The enthusiasm of the men in our sample to lead the way was encouraging and is a potential game changer in the drive to increase the pace of change. In fact, 92 percent of female respondents and 89 percent of male respondents felt that male advocacy was essential for tackling gender inequality. Male champions can be strong agents of change given that they are in decision-making positions. Helping them be more aware of their unconscious biases is one step.
But a more impactful strategy companies can apply is through structured programmes of advocacy. One of our interviewees explained that his company has formal programmes to match high potential women with senior leaders who then guide and support their development. They also have a programme for women who have taken a long career break; designed to bring in more women managers, high potential women wishing to return to work can embark on a 12-week internship, at the end of which a job may be offered.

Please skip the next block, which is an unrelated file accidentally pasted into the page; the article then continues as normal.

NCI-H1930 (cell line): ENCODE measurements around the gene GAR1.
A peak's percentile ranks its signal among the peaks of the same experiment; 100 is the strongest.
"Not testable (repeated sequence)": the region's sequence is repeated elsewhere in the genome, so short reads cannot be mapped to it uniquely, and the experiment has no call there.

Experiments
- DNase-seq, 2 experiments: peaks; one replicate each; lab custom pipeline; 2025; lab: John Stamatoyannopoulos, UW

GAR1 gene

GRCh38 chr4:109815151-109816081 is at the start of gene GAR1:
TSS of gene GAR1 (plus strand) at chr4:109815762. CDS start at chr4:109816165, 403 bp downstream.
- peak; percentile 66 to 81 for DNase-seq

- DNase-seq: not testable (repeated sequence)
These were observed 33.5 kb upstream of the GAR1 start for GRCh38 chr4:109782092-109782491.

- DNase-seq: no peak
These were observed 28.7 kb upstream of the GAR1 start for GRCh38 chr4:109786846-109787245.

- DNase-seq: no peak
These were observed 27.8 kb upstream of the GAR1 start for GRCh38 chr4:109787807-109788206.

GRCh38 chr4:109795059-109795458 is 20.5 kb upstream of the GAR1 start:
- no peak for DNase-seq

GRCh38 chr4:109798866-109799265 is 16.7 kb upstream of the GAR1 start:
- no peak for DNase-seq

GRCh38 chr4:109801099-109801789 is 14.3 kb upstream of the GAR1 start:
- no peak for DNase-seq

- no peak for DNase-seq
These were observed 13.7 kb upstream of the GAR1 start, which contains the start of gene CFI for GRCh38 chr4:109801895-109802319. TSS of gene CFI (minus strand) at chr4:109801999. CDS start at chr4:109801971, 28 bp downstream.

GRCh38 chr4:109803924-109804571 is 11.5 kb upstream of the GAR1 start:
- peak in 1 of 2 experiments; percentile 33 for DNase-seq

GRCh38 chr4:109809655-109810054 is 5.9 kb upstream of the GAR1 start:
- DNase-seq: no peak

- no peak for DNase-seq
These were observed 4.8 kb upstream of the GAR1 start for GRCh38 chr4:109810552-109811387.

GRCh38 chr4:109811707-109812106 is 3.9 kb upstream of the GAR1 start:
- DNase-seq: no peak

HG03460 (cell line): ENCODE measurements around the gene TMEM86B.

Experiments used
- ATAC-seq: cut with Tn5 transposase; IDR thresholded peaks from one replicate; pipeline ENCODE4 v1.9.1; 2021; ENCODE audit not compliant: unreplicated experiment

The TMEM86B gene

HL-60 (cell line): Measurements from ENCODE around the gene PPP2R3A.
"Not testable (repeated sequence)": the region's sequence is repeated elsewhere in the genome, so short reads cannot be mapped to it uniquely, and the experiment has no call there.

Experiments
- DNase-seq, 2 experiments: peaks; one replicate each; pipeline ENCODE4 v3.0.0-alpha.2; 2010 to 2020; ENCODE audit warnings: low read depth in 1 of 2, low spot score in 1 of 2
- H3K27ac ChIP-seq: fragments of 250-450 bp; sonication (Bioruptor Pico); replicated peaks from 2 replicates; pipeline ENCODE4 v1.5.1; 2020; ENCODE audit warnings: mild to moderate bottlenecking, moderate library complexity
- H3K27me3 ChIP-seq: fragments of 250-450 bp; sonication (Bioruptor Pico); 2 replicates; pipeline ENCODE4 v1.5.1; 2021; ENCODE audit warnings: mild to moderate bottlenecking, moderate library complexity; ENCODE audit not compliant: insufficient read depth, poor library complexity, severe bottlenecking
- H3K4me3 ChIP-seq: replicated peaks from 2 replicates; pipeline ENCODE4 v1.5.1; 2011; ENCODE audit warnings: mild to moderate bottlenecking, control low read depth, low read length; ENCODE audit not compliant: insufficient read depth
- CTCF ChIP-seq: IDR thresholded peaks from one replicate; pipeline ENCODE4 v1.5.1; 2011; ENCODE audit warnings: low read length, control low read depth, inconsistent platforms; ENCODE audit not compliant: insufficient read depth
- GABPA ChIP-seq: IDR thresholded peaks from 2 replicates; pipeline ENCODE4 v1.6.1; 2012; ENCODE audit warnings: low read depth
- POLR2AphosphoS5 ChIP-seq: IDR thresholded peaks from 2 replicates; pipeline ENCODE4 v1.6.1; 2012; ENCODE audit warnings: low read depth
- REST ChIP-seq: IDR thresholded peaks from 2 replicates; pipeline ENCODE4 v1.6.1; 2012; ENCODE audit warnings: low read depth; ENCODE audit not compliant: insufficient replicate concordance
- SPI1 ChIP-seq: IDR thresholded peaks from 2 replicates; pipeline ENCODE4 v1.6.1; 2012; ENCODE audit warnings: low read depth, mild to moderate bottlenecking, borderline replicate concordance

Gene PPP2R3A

Gender disparity in senior corporate roles is “not a women’s issue – it is everyone’s issue,” according to Fabiano Siufi, CFO at Microsoft Singapore. Across genders and organisational levels, everyone needs to get involved to “Press for Progress”, in keeping with the theme for International Women’s Day 2018.
Vinika D. Rao is Executive Director of the INSEAD Emerging Markets Institute (EMI). EMI is a leading think tank on issues related to economic development and business management in emerging economies across the globe. It develops cutting edge pedagogical material, research publications and data sets related to emerging markets. You can connect via email at firstname.lastname@example.org or follow Vinika on Twitter at @VinikaDRao.
Paddy Padmanabhan is the Unilever Chaired Professor of Marketing at INSEAD and the Academic Director of the INSEAD Emerging Markets Institute. He is also Programme Director of the following executive education programmes at INSEAD: Asian International Executive Programme, Leading the Effective Sales Force and INSEAD Leadership Programme for Senior Executives - India.